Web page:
How the fastest-growing media site could help Democrats win the next election

Upworthy, a viral media site, is less than a year old but already has more than 9 million monthly viewers. That outpaces the early days of other viral sites like BuzzFeed and Business Insider, and makes Upworthy the fastest-growing media company on the internet. It’s also one of the most unusual.

If you’re not familiar, Upworthy adds splashy headlines to photos and videos it culls from across the internet, and encourages viewers to share them on Facebook(s fb) and other social media sites. This is akin to what sites like BuzzFeed do but with two major differences: Upworthy doesn’t have advertising and it focuses exclusively on political and social issues like gender equality and climate change.

So far, the site has made a splash with fare like “If this video makes you uncomfortable, then you make me uncomfortable” (advocating for gay marriage) and “Bully Calls News Anchor Fat, News Anchor Destroys Him On Live TV.” Upworthy also stands out for its editorial process: curators prepare 25 versions of each headline and engages in extensive A/B testing to find out which version is most likely to go viral.

“When we look at the media landscape, we see there being more of a demand problem than a supply problem — how do you get people to care about important stuff amidst the avalanche of content we all face each day?” said co-founder Peter Koechley.

So far, Upworthy is off to a roaring start and not just thanks to its millions of visitors. The press has praised Upworthy for using viral tricks to promote content unrelated to cats, while high-profile media figures like BuzzFeed co-founder John Johnson and Facebook co-founder Chris Hughes have put their own money into it. The site has also received $4 million from venture capital firm NEA.

All of this has made Upworthy a darling of the startup scene. But what is the company’s business model? As noted, Upworthy has no advertising income, nor does it plan to have any. Meanwhile, the company is in the midst of a mini-hiring spree, while also maintaining a high-gloss website and social media operation.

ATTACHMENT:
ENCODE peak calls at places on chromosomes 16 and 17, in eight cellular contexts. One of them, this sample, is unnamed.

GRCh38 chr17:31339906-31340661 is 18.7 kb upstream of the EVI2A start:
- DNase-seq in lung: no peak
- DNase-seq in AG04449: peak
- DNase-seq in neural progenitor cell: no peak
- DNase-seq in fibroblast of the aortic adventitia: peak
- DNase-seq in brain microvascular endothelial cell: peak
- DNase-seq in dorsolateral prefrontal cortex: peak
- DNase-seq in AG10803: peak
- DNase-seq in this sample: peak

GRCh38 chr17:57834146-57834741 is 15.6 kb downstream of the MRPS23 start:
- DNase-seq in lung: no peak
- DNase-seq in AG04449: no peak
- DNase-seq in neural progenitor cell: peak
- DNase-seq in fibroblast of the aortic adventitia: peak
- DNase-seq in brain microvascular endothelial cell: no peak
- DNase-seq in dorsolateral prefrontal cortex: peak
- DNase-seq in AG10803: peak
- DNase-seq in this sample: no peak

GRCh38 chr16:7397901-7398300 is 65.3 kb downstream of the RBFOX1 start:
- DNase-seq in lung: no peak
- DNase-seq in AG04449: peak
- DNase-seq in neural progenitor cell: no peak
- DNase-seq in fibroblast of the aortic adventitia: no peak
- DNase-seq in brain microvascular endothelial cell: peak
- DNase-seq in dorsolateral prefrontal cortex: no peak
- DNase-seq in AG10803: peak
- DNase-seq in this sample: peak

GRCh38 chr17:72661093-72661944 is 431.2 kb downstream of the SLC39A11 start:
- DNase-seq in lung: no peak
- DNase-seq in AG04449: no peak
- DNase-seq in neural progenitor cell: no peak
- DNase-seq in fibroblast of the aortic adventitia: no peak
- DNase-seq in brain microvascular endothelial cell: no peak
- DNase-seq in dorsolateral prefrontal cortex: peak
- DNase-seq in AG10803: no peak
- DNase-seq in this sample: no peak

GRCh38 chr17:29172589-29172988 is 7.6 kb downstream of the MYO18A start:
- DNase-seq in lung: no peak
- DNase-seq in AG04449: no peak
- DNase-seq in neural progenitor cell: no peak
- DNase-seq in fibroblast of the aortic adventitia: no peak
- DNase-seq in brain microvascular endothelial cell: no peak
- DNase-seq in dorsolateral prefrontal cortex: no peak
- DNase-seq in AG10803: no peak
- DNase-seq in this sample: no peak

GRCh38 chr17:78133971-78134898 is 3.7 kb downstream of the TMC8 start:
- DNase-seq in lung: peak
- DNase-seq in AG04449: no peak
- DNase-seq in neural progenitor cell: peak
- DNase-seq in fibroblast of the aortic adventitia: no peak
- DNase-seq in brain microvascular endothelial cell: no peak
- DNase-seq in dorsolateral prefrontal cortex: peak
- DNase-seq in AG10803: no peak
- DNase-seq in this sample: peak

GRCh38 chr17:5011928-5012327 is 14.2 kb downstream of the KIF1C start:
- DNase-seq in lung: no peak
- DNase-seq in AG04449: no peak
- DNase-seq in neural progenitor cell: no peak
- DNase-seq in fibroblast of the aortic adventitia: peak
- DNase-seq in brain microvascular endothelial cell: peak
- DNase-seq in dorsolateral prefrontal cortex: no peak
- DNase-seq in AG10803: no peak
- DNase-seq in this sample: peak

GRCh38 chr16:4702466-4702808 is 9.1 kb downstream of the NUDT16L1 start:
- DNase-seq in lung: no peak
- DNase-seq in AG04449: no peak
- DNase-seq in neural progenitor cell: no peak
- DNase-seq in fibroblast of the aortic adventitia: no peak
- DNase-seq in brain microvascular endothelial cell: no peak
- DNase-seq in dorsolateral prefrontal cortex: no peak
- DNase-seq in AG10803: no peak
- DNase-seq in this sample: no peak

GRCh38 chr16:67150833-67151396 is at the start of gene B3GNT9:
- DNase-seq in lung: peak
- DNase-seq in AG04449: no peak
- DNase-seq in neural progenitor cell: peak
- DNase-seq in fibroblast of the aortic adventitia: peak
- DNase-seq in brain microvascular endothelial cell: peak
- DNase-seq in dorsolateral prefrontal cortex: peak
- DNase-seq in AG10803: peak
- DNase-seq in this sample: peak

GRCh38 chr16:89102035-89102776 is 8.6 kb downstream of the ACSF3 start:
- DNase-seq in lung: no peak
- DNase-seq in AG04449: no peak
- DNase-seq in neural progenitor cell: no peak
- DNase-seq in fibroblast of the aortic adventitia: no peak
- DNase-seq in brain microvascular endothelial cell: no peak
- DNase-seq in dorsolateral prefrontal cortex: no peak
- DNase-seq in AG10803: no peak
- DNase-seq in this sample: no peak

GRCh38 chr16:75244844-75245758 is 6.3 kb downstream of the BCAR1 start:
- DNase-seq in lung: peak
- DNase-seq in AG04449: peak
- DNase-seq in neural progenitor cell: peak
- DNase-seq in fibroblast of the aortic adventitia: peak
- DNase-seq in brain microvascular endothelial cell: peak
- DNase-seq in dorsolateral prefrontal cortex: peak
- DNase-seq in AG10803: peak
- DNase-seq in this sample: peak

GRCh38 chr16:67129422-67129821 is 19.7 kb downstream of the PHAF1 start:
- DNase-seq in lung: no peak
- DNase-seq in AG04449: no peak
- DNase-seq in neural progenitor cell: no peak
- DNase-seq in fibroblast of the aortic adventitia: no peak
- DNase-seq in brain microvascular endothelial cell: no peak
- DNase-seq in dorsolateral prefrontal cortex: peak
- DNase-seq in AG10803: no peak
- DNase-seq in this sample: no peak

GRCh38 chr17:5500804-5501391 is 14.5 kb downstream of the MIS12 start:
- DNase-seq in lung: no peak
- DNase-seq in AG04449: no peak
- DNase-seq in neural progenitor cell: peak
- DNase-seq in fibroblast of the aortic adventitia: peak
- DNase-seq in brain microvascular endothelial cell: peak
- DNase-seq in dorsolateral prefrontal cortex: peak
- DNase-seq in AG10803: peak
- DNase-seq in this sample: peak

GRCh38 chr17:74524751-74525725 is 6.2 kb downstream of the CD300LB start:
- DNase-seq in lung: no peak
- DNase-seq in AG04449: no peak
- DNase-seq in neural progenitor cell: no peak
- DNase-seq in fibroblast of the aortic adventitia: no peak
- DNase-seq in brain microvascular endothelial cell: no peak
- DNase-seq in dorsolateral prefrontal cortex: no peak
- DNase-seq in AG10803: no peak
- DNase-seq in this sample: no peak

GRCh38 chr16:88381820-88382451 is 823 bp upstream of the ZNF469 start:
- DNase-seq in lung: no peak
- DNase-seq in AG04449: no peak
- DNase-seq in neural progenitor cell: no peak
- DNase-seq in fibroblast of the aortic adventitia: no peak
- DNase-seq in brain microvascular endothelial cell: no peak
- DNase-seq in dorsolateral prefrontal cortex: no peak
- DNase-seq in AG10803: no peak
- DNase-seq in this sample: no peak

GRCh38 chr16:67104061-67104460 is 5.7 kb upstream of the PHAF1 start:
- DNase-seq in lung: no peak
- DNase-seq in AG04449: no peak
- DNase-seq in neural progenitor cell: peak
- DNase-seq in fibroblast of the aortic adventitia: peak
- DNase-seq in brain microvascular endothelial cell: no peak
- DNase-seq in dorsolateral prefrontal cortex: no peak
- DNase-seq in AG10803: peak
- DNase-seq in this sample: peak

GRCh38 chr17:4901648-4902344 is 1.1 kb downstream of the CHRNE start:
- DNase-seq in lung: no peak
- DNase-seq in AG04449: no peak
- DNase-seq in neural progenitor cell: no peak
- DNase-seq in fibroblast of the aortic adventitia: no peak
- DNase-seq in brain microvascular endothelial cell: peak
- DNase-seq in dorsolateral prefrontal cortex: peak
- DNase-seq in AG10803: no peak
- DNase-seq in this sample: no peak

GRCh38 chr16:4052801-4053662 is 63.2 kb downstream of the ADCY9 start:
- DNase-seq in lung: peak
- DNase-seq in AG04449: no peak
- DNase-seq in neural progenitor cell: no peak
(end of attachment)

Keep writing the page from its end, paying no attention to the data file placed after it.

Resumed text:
Upworthy says it earns money by connecting “readers with non-profits and other organizations who are looking to grow their memberships via the sign-up boxes” on its site. In other words, the company is collecting email addresses and social media profiles for “lead generation.”

The company adds it will not work with just any organization — only those that “create positive social change.” In response to an email query, Upworthy co-founder Peter Koechley declined to provide financial figures but did say the site has been taking in revenue since its third month of operation.

It seems far-fetched, however, to build a major media venture on the backs of the Sierra Club, the American Worker or other social-change groups. Unless, that is, Upworthy’s primary goal is instead to build a political operation aimed at gathering voter data and boost the Democratic party in upcoming elections.

Recall how the Obama administration won the 2012 race by using big data to identify and energize individual voters. The Democratic Party’s campaign, which relied heavily on Facebook connections and custom email messages, ran circles around Mitt Romney’s TV-based campaign. Now, with the help of Upworthy, the Democrats could be in a position to do it all over again — the site could not only help identify passionate supporters of liberal issues, but also be a laboratory to experiment with headlines and marketing messages like the ones used in an election.

Some members of the Upworthy team certainly have the pedigree for it. Koechley’s co-founder is Eli Pariser, the former head of, a liberal activist group closely tied to Democratic presidential campaigns. Meanwhile, Upworthy staff also include Zane Shelby and Ryan Resell, who worked on analytics and tech for the Obama campaign. And, according to Wired, Koechley is closely connected to Obama’s chief digital strategist, who gained fame for focus-tested emails like “I will be outspent” and “Do this for Michelle.”

Koechley told me: “We don’t view ourselves as a political organization, although some of us do have backgrounds in politics,” he said. “Some of the most popular stuff on Upworthy is about the wonders of science, building women’s self esteem, or feel-good stories about overcoming adversity.” He also pointed to the site’s own description of itself as a “mission-driven media company.”

There is no reason to doubt Koechley and Upworthy’s sincerity about using viral media to advance social change. And it’s hard not to support much of what they’re doing; I don’t like homophobia or bullying either. But it’s also pretty easy to look at the company and see the seeds of something far more potent than just another viral media site.

Correction: This story was updated at 12:08pm to say that BuzzFeed co-founder John Johnson is an investor in Upworthy; an earlier version listed BuzzFeed co-founder Jonah Peretti.

(Image by SoulCurry via Shutterstock)